Presented By
 Mr. Ravindra  Mr. Ajinkya  Mr. Furquan  Mr. Sangram

and non-convertible debentures. . for instance. in India. the corporate bonds (like mortgage bonds) became popular in the 1980s. This is due to the sophisticated bond instruments that have return-reaping assets as their underlying. Moreover. This. corporate debentures.  The bond markets exhibit a much lower volatility than equities. In the US. The performance of the market for debt is directly related to the interest rate movement as it is reflected in the yields of government bonds.Debt Instruments  In most of the countries. the debt market is more popular than the equity market. and all bonds are priced based on the same macroeconomic information. prevented the emergence of a deep and vibrant government securities market. MIBORrelated commercial papers. The bond market liquidity is normally much higher than the stock market liquidity in most of the countries. equity markets are more popular than the debt markets due to the dominance of the government securities in the debt markets. coupled with the automatic monetization of fiscal deficit. such as banks. However. the government is borrowing at a pre-announced coupon rate targeting a captive group of investors.

Advantages of Debt Instruments  Reduction in the borrowing cost of the Government and enable mobilization of resources at a reasonable cost.  Enhanced mobilization of resources by unlocking illiquid retail investments like gold.  Development of heterogeneity of market participants  Assist in development of a reliable yield curve and the term structure of interest rates.  Provide greater funding avenues to public-sector and private sector projects and reduce the pressure on institutional financing. .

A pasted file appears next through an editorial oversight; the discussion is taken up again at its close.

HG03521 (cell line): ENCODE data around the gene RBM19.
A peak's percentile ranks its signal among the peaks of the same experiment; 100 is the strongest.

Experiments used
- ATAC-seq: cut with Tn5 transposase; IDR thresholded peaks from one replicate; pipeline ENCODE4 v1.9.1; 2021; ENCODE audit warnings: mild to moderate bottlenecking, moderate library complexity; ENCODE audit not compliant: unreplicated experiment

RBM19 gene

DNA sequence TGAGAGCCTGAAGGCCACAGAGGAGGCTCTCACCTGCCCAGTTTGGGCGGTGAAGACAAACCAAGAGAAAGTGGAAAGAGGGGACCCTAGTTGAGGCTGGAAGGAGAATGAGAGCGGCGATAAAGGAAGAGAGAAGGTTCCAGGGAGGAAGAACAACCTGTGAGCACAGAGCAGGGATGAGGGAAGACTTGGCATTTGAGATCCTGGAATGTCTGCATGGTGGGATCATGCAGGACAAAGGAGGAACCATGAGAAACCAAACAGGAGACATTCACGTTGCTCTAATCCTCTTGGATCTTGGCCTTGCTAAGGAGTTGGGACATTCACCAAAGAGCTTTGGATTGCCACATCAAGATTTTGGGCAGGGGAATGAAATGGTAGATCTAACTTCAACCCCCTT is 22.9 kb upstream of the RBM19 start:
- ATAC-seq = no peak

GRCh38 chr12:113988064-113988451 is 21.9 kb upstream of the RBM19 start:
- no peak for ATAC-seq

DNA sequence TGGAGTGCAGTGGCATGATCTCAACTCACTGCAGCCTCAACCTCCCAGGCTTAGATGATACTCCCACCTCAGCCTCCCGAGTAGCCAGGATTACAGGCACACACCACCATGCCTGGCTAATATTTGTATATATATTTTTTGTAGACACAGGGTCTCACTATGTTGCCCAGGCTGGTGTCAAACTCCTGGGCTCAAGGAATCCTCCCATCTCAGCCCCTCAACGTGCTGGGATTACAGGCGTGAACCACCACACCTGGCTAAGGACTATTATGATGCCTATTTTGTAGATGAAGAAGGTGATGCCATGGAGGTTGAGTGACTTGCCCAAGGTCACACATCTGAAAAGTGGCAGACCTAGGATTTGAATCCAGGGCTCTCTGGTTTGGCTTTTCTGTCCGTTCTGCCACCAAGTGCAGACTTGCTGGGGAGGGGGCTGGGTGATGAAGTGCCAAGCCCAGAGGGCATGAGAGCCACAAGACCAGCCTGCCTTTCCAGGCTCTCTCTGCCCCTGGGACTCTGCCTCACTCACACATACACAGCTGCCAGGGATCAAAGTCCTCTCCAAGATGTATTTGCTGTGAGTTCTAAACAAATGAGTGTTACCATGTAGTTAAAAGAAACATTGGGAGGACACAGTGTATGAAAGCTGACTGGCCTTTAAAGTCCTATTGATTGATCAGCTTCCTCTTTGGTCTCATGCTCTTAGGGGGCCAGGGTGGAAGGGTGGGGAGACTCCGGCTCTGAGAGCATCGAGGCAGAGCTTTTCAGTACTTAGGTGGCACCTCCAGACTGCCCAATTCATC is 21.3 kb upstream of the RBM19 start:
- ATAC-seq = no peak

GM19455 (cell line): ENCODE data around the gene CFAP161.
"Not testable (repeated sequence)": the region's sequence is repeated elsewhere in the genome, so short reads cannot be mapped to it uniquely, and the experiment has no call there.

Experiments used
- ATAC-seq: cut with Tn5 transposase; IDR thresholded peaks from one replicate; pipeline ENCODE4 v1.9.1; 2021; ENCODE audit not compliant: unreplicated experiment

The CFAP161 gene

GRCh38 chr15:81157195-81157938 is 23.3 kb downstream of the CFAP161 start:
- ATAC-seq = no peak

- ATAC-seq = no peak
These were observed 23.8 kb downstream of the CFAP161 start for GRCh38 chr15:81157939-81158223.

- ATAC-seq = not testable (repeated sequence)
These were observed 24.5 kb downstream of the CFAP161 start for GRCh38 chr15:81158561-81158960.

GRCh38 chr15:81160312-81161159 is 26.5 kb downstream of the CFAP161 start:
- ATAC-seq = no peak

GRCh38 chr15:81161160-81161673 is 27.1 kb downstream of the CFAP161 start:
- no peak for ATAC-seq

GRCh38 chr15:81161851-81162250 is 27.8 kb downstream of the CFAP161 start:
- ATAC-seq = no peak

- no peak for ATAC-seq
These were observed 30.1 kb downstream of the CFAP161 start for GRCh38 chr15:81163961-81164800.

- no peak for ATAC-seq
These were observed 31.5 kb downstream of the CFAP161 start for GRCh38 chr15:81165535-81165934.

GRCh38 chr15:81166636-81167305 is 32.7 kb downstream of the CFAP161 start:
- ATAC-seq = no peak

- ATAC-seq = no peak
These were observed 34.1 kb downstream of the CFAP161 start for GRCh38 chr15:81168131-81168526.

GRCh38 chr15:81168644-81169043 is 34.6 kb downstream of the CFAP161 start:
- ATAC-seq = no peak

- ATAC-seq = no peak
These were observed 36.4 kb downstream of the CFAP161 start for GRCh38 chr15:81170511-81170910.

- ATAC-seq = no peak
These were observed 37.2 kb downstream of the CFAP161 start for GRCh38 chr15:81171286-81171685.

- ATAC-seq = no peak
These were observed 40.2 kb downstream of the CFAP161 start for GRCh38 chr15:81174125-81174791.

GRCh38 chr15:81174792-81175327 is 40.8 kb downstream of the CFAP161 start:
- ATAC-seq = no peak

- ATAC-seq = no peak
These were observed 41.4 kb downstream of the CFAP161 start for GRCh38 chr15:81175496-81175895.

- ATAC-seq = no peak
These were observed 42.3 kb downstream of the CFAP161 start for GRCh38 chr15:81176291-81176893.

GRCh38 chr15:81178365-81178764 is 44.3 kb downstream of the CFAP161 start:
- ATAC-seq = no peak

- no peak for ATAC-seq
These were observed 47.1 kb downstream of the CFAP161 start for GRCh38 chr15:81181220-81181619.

. two main types of risks are involved. i. A good case would be an upswing in the prevailing interest rate scenario leading to a situation where the investors' money is locked at lower rates whereas if he had waited and invested in the changed interest rate scenario. The following are the risks associated with debt securities:  Default Risk: This can be defined as the risk that an issuer of a bond may be unable to make timely payment of interest or principal on a debt security or to otherwise comply with the provisions of a bond indenture and is also referred to as credit risk. Specifically.  Reinvestment Rate Risk: can be defined as the probability of a fall in the interest rate resulting in a lack of options to invest the interest received at regular intervals at higher rates at comparable rates in the market.Risks associated with debt securities  The debt market instrument is not entirely risk free. he would have earned more. default risk and the interest rate risk.e..  Interest Rate Risk: can be defined as the risk emerging from an adverse change in the interest rate prevalent in the market so as to affect the yield on the existing instruments.

These bonds are issued to meet financial requirements at a fixed cost and hence remove uncertainty in financial costs.The following are the risks associated with trading in debt securities:  Counter Party Risk: is the normal risk associated with any transaction and refers to the failure or inability of the opposite party to the contract to deliver either the promised security or the sale-value at the time of settlement. It means that. Bond Market:  It consists of Financial Institutions bonds. It is also the most dominant category in the India debt market.  Price Risk: refers to the possibility of not being able to receive the expected price on any order due to a adverse movement in the prices. CLASSIFIACTION OF INDIAN DEBT MARKET Government Securities Market (G-Sec Market):  It consists of central and state government securities. . Corporate bonds and debentures and Public Sector Units bonds. loans are being taken by the central and state government.

DEBT INSTRUMENTS Government Securities Corporate Bonds Certificate of Deposit Commercial Papers .